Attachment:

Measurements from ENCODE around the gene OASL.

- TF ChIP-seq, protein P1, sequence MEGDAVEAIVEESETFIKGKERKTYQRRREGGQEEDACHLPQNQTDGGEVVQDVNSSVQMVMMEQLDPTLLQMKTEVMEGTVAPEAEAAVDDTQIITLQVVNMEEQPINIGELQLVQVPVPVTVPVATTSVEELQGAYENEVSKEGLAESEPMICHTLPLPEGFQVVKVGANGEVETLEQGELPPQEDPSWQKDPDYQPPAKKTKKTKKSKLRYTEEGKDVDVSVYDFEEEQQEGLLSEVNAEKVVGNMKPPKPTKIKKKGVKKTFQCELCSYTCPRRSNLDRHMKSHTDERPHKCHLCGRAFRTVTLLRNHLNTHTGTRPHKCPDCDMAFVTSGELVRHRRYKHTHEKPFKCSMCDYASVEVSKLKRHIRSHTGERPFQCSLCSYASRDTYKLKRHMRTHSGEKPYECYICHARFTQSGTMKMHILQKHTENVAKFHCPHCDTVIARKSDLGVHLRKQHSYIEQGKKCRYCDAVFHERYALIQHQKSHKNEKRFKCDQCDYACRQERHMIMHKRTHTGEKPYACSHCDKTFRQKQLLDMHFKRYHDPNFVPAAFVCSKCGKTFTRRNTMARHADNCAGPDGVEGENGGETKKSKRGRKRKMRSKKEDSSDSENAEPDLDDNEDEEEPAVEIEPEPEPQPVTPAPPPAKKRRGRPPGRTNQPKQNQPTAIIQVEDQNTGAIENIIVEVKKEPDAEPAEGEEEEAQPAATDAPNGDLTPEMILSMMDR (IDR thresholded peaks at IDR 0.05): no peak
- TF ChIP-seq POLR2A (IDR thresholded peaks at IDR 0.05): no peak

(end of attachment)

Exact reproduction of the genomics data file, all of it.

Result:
Measurements from ENCODE around the gene OASL.

- TF ChIP-seq, protein P1, sequence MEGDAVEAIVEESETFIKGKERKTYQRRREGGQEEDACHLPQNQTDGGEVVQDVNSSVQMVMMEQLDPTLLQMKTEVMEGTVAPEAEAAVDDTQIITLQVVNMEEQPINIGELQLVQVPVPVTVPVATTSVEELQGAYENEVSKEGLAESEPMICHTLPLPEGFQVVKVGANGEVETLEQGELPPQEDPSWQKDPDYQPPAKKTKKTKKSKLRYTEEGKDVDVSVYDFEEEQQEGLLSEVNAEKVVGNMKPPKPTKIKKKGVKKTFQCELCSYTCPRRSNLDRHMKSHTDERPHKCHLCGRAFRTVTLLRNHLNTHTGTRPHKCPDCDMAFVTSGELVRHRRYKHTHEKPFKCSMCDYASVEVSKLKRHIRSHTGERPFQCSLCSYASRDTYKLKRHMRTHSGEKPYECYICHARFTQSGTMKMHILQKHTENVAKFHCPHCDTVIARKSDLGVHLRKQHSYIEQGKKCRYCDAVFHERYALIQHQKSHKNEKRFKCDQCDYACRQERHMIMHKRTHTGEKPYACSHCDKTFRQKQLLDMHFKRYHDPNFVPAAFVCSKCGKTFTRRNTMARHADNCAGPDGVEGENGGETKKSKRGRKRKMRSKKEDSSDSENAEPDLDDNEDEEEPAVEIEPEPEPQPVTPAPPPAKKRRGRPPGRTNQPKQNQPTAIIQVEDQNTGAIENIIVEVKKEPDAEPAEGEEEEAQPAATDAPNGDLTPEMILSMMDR (IDR thresholded peaks at IDR 0.05): no peak
- TF ChIP-seq POLR2A (IDR thresholded peaks at IDR 0.05): no peak